As scores of lawsuits against the federal contraception mandate continue to move through the courts, Cardinal Dolan has voiced renewed commitment to defending religious liberty.
As scores of lawsuits against the federal contraception mandate continue to move through the courts, the head of the U.S. bishops’ conference has voiced renewed commitment to defending religious liberty.
“The bishops have made clear their strong, unified commitment to protecting religious freedom,” said Kim Daniels, spokesperson for Cardinal Timothy Dolan, president of the U.S. Conference of Catholic Bishops.
“The HHS mandate restricts the ability of Catholic apostolates to witness to our faith in its fullness,” she told CNA, “a witness that is at the core of their ministry.”
The mandate – issued by the U.S. Department of Health and Human Services – requires nearly all employers to offer health insurance covering free contraception, sterilizations, and some drugs that may cause early abortions.
The policy has sparked serious concerns and led to lawsuits from more than 200 plaintiffs, including religious schools, charities, hospitals and private individuals who do not qualify for the narrow religious exemption included in the mandate but say that facilitating the required products and procedures forces them to violate the teachings of their faith.
Following a Sept. 10-11 meeting of the Administrative Committee of the U.S. bishops’ conference, Cardinal Dolan wrote a letter to his fellow bishops throughout the country.
He explained that the conference will continue to fight against the mandate, saying that it “is a fight that we didn’t ask for, and would rather not be in, but it’s certainly one that we won’t run from.”
Responding to religious freedom concerns over the mandate, the Obama administration instituted a series of delays and revisions, creating an “accommodation” for some religious employers to have the objectionable products provided indirectly to their employees through a third-party insurer.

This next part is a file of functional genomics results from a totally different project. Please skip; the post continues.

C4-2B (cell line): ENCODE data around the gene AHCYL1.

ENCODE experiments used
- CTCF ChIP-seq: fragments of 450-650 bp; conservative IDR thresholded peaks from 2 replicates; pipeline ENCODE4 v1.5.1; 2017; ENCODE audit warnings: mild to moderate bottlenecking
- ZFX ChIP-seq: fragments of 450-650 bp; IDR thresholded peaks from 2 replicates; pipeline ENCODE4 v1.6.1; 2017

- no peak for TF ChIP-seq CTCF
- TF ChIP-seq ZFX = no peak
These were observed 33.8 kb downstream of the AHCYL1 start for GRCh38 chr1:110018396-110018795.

According to the administration, contraceptives and similar products can be provided for free because of the “tremendous health benefits” they provide women and the reduced costs that will result from having fewer children. Critics have questioned this premise, however, arguing that the products will ultimately have a cost that will likely be passed on to the objecting employer through increased insurance premiums.
Cardinal Dolan voiced concern over the D.C.-based Catholic Health Association’s “hurried acceptance of the accommodation, which was, I’m afraid, untimely and unhelpful.”
He said that he appreciated the organization’s “great expertise in their ministry of healing, but as they have been the first to say, they do not represent the Magisterium of the Church.”
“Even in their document stating that they could live with the ‘accommodation’ they remarked that we bishops, along with others, have wider concerns than they do,” he explained.
The bishops’ conference did not immediately respond to the finalized version of the mandate, saying instead that they would take time to morally and legally analyze the 110-page document.
After doing so, the bishop stated that the final version had “only minor changes” and was still plagued by the same basic problems as the original version.
In his letter, Cardinal Dolan highlighted these problems, noting that the exemption included in the mandate is based on a narrow definition of “religious employers” as houses of worship and their affiliated groups, leaving religious service ministries to be given “second-class treatment” under the lesser provisions of the accommodation, which he labeled inadequate.
At the same time, he observed, the revised mandate fails to give “any relief at all to for-profit businesses run by so many of our faithful in the pews.”